Thursday's special election in Montana took an unexpected turn as Republican candidate Greg Gianforte was charged with assaulting a reporter.
The incident, which took place at Mr Gianforte's headquarters on Wednesday one day before the vote, led to Guardian reporter Ben Jacobs being hospitalised after Mr Gianforte allegedly assaulted him.
Audio recordings suggest that the former tech executive “body-slammed” Mr Jacobs after he asked the candidate about the Republicans’ healthcare bill. “I’m sick and tired of this,” Mr Gianforte is heard to say on the recording.
A member of a Fox News television crew that witnessed the altercation said that Republican candidate grabbed Mr Jacobs by the neck and punched him.
The extraordinary developments dramatically upped the stakes in the election contest for Montana's next representative in Congress. Yet with approximately half the votes already cast – more than 250,000 Montana voters had already cast their votes by mail before Wednesday evening's altercation – it is unclear if it will affect the outcome of the election.
House Speaker Paul Ryan called on Mr Gianforte to apologise. "There's never a call for physical altercation. I do not think this is acceptable behaviour but the choice will be made by the people of Montana."
Mr Gianforte, a wealthy tech executive who previously ran for governor of the state, is battling Democratic candidate Rob Quist for a congressional seat which was vacated by Ryan Zinke after his appointment as interior minister by US president Donald Trump.
The rural state, though traditionally Republican in terms of congressional votes – Trump won congressional districts in Montana by more than 20 points – currently has a Democratic mayor who won re-election in November, so the state is not averse to voting blue.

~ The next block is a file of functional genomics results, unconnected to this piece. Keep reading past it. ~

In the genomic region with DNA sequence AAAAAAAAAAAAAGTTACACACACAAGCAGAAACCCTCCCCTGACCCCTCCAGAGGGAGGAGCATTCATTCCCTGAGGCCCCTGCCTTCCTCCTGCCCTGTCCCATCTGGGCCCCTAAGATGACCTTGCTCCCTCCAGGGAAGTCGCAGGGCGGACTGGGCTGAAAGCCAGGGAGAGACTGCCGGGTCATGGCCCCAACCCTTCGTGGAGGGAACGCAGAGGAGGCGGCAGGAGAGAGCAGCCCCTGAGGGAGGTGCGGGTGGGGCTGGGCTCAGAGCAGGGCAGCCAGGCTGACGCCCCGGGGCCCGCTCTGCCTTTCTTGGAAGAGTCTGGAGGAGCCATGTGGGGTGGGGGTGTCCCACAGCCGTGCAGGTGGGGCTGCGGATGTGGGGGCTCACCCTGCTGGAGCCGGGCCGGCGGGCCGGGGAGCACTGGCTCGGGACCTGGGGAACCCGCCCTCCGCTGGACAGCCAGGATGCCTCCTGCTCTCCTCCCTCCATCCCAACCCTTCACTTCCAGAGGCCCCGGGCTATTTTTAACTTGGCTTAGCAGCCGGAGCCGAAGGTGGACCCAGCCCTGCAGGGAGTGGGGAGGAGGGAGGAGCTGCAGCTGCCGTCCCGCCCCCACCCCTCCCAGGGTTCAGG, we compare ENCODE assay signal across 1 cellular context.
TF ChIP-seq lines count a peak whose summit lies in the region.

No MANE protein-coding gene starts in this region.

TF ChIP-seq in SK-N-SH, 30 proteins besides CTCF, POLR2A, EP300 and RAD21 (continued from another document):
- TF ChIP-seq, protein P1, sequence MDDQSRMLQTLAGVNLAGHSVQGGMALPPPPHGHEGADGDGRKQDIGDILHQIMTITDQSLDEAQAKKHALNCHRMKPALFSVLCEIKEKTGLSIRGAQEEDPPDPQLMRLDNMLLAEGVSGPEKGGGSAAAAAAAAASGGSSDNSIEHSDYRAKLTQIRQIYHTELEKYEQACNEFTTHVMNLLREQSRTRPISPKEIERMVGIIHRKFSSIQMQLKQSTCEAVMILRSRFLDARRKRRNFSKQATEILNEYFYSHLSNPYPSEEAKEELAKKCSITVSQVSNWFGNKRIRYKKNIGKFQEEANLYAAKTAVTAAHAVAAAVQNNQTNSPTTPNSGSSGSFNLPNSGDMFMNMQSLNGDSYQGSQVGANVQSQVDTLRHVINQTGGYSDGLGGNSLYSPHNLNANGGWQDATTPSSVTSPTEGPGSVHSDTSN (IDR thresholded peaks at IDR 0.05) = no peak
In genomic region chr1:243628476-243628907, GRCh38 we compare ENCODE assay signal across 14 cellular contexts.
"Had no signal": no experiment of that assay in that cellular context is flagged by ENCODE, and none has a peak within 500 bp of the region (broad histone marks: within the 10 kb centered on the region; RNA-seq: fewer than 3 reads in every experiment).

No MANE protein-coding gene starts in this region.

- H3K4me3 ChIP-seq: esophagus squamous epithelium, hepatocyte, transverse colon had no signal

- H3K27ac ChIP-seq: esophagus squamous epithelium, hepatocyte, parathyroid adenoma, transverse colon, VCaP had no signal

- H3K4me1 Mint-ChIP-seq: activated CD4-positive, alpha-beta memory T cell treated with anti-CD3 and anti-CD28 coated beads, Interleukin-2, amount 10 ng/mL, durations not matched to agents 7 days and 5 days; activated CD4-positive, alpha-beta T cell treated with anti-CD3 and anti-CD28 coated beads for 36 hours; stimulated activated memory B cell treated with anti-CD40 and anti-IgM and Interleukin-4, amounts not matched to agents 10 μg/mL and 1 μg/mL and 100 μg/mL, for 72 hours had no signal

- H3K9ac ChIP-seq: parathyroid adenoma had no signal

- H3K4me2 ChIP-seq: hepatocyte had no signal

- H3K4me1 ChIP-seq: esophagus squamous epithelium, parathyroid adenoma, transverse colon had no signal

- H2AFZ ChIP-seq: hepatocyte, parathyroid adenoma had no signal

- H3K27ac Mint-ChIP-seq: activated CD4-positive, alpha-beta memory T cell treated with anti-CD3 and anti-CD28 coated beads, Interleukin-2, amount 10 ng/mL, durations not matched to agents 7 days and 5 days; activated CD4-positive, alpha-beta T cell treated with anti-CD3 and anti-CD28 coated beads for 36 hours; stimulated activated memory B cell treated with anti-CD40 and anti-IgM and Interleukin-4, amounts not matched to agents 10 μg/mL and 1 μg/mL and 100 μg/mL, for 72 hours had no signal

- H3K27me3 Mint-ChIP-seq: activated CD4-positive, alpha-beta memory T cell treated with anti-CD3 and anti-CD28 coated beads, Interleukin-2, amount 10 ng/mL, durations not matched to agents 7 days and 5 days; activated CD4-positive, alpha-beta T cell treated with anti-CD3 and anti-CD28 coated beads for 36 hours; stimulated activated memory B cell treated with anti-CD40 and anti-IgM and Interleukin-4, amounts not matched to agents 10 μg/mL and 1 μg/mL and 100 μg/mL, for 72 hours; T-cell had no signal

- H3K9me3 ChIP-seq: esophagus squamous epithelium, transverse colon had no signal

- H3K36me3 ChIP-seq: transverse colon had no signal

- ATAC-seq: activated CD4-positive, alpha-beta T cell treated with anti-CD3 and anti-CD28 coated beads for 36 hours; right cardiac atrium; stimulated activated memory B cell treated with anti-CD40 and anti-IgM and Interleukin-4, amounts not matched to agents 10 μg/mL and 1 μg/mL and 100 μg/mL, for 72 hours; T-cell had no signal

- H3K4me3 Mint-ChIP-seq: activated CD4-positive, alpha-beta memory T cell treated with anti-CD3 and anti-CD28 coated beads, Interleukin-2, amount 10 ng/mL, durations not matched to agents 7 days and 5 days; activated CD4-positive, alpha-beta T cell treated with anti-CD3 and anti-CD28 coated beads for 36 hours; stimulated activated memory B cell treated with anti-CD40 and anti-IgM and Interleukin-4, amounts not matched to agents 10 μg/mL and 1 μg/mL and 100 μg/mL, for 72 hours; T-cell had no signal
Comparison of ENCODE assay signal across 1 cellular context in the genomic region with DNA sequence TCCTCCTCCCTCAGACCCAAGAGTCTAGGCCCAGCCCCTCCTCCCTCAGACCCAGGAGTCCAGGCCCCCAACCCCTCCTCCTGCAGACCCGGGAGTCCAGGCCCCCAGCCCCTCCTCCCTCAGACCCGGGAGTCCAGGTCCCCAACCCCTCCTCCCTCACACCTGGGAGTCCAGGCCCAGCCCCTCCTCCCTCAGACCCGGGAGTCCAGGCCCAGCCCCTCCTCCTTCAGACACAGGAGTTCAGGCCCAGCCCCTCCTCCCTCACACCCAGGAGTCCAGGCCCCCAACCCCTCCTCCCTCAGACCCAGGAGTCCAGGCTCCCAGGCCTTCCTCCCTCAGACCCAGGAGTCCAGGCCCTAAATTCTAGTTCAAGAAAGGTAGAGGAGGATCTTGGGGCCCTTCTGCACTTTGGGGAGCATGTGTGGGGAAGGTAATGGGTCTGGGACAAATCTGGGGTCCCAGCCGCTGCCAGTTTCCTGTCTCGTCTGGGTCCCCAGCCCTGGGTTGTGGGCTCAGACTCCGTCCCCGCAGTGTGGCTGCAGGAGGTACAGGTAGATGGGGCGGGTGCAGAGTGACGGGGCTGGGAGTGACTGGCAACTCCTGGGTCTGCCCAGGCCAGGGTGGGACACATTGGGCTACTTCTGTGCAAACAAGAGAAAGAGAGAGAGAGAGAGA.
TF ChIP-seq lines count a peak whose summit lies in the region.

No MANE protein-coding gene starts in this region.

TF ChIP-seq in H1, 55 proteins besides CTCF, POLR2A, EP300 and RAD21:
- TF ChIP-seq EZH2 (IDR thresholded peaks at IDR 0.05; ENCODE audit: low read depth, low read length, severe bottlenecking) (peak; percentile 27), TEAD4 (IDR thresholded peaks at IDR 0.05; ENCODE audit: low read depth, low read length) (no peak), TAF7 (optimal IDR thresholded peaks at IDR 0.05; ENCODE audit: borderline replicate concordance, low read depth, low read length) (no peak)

Three local newspapers withdrew their support for Mr Gianforte following the incident. He is due to appear in court by June 7th.
A spokesman for Mr Gianforte offered a different account of the incident, stating that Mr Jacobs had been asked to lower his recorder from the candidate’s face but declined.
While Mr Gianforte has been leading in the polls, the vote is expected to be relatively tight, with the Republican candidate losing ground in polls even before Wednesday’s incident.
Mr Quist has campaigned strongly on healthcare, lambasting the Republican’s American Healthcare Act, the proposed replacement for Obamacare. Mr Gianforte has allied himself with Mr Trump, telling a campaign rally this month that he wanted to “help Donald Trump drain the swamp out there”.
The cowboy hat-wearing Mr Quist has also attracted approximately $6 million (€5.3m) in funding from Democrat donors and some high-profile support – Bernie Sanders campaigned alongside Mr Quist last weekend.
Thursday’s election is one of several “special elections” – required when vacancies arise – scheduled this year which are widely been seen as a barometer of public support for Mr Trump.
The run-off for the sixth congressional district of Georgia, and a vote in South Carolina to appoint a successor to Mick Mulvaney, who was appointed Mr Trump's director of office of budget and management, will take place on June 20th.
Last month Democratic candidate Jon Ossoff came within touching distance of clinching a seat in the traditionally Republican sixth congressional district of Georgia in a special election. Democrats are still hopeful the 30-year-old newcomer can still clinch the seat in the run-off next month despite Republicans this time around rallying behind one candidate – former Georgia secretary of state Karen Handel.